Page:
Meet Rokia. A little girl in Mali, Rokia’s family is extremely poor and often goes without food. Her family has difficulty affording basic needs such as healthcare and education.
Rokia isn’t real but the impact of her story is. In 2004, researchers at Carnegie Mellon University conducted a study to see what sorts of messaging compelled people to donate to a charity. Half the study participants were given the story of Rokia when considering a donation to Save the Children – they donated an average of $2.38. The other half was given a letter detailing the big picture statistics of poverty in Africa – they only donated an average of $1.14.
This was one of several examples given by CASE senior fellow Dan Heath during the latest CASE speaker event in which we explored the importance of delivering the right message when compelling people to action in the social sector. In order for an idea and a message to be successful, Dan argues, it needs to be one that is sticky.
Sticky ideas are ones that are understood, are remembered, and change something. The Rokia experiment exemplifies these three tenets concretely. While you understand the statistic that 3 million children in Malawi suffer from food shortages, you probably won’t remember it and it may make you feel like your small action cannot change that statistic. The story of Rokia, on the other hand, is easily understood, easily remembered, and therefore more likely to compel you to donate money to the cause.
As you think about the messaging for your own social venture, Dan challenged us to engage our audiences with these lessons in mind:
- People care about individuals, not abstractions
Hearing stories about individual people or communities helps to make the problem “real” in our minds. Those messages work because they provide a face to the issue. Dan said that this is the “fundamental truth of social sector communications.”
- Your messaging should be credible and emotional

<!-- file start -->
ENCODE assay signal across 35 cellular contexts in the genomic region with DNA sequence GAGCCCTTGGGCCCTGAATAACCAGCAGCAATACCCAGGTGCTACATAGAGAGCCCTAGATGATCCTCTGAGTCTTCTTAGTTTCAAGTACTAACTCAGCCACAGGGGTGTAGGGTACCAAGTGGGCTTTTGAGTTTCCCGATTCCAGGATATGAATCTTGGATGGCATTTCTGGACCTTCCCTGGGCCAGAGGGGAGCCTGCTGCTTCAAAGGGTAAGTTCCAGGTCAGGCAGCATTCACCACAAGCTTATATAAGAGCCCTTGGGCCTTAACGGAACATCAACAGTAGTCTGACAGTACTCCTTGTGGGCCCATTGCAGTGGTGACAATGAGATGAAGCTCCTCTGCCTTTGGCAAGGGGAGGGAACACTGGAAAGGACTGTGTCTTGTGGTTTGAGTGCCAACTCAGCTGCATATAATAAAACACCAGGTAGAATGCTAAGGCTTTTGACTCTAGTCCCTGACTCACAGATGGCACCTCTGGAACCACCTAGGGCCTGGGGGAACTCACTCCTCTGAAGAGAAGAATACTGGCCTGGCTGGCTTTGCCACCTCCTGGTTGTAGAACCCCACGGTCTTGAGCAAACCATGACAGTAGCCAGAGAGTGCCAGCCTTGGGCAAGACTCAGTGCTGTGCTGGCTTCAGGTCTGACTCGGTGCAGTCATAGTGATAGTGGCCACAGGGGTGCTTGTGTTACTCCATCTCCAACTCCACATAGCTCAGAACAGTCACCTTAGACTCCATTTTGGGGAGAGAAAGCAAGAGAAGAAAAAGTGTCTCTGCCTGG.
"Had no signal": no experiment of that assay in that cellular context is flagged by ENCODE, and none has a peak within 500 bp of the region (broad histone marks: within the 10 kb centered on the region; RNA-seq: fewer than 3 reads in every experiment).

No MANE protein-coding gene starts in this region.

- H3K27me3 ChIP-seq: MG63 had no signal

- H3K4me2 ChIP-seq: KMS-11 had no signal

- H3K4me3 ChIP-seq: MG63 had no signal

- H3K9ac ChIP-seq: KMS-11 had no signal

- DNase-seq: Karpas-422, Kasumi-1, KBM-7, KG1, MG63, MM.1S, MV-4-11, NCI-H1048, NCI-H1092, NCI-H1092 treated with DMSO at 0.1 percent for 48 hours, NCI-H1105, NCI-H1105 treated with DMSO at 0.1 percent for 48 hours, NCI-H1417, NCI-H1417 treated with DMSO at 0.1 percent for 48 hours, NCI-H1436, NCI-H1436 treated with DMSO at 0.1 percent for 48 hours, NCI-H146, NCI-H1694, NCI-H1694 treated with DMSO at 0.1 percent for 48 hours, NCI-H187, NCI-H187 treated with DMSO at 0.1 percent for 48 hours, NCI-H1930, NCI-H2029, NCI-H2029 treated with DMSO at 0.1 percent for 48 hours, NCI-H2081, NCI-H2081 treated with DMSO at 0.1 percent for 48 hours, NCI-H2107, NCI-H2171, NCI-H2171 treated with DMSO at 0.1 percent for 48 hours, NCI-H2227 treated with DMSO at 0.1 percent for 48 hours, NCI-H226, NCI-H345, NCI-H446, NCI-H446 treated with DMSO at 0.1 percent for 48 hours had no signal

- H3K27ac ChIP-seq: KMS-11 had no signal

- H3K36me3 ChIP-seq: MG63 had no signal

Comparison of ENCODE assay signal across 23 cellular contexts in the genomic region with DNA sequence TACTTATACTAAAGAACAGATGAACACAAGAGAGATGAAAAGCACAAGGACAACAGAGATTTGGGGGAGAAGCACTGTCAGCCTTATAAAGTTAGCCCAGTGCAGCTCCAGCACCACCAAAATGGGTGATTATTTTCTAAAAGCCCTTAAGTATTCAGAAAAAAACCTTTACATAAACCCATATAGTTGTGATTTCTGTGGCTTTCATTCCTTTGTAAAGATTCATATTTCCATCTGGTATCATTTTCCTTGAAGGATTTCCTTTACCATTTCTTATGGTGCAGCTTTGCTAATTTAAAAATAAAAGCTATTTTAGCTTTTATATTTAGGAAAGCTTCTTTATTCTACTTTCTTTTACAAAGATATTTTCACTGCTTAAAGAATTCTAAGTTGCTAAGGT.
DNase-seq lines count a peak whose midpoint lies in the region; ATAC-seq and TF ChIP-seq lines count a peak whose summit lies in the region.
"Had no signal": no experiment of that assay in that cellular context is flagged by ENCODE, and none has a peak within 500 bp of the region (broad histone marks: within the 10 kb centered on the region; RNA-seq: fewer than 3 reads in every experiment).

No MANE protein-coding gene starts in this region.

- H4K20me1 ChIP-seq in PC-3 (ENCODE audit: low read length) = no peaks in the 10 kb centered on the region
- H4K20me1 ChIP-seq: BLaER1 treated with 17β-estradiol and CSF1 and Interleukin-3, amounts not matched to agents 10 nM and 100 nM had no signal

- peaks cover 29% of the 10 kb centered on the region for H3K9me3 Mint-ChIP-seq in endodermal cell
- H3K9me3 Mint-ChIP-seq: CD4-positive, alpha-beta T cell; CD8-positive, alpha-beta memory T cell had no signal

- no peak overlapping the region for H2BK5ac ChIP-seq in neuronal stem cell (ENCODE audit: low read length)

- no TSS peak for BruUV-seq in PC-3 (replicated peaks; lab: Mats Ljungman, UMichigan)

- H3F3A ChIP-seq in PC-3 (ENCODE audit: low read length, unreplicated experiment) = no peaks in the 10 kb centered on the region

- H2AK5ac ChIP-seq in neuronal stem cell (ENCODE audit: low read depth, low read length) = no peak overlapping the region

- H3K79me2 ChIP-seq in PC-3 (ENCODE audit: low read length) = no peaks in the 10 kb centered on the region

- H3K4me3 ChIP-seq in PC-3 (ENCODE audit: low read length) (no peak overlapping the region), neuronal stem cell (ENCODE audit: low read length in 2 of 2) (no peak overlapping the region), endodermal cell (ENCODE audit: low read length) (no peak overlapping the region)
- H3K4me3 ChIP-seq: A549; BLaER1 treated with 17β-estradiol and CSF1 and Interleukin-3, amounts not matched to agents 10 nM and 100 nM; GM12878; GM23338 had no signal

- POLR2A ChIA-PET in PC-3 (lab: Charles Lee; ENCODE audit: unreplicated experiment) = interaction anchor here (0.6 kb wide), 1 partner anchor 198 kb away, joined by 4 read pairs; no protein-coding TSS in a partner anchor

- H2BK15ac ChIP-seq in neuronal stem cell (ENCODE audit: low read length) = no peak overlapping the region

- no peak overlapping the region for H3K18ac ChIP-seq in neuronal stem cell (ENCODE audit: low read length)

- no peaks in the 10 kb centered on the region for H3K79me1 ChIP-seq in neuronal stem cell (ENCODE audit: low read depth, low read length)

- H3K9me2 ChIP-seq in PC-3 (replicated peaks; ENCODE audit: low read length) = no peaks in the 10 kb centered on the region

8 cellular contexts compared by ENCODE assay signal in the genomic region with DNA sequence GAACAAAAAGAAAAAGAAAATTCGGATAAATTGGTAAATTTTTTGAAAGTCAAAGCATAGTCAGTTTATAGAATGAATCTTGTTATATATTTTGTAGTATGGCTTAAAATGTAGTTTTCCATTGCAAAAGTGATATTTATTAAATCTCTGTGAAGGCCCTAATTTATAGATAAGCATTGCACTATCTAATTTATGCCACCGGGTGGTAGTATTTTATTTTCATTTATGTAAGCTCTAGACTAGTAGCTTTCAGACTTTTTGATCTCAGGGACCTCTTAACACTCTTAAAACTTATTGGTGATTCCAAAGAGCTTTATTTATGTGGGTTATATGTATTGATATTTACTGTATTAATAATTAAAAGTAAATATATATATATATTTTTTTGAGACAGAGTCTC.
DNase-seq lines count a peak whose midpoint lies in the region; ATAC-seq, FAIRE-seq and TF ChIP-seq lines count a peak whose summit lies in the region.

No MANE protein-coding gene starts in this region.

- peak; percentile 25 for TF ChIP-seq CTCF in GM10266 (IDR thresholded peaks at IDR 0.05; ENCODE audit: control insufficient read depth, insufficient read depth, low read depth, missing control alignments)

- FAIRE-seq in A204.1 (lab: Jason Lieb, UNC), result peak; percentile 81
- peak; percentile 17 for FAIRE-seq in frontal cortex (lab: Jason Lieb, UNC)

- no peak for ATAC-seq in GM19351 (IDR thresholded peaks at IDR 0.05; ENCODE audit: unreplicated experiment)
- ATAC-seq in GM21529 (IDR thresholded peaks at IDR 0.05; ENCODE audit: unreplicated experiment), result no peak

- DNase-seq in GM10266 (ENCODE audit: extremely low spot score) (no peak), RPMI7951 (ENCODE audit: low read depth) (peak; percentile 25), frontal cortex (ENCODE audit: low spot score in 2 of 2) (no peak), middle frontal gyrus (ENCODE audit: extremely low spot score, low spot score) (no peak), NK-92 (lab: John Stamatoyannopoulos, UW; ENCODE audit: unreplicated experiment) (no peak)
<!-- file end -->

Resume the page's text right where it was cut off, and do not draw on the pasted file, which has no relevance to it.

Social sector leaders need messages that are emotional (the great story to highlight the individuals impacted by your work) and messages that are credible (the data that showcases the progress your organization is helping to make).The surprise, though, is that blending both may be ineffective. The Carnegie researchers found that when participants read both the Rokia story and the statistics, their donations averaged only $1.38—still over a dollar less than those reading the Rokia story alone. So the wise approach is not to speak a pidgin language combining data and emotion but rather to be bilingual—ready to speak in either language as the situation demands. Investors are going to be interested in your impact in relation to cost. Others may be more interested in your stories that provide a realness to your venture. Gauge your stakeholders and know when to deploy which messages.
- Use communications to open a door and deepen a connection.
The ongoing test of social sector communication is: Do your messages invite donors to get closer to your work and to see themselves in it? Dan talked about this approach as “speaking to the identity of your constituents.” As time goes by, are your constituents drawing closer and closer to the mission? Or are they simply being milked for clicks and donations?
Want to learn more about how you can make your ideas sticky and craft messages that will resonate? From how Texas decreased roadside littering 72% in five years to how a social venture made the lives of communities in Africa more difficult with their water pump system, Dan Heath’s book Made to Stick: Why Some Ideas Survive and Others Die delves into the six important traits of the sticky idea: simple, unexpected, concrete, credible, emotional, and stories.
Be sure to join us for the next talk in the CASE Speaker Series. Nick O’Donohoe, CEO of Big Society Capital in the UK, will be discussing the challenges and lessons learned in leading one of the world’s most visionary experiments in impact investing wholesaling. To learn more about the event on December 1st and to RSVP, visit our event page.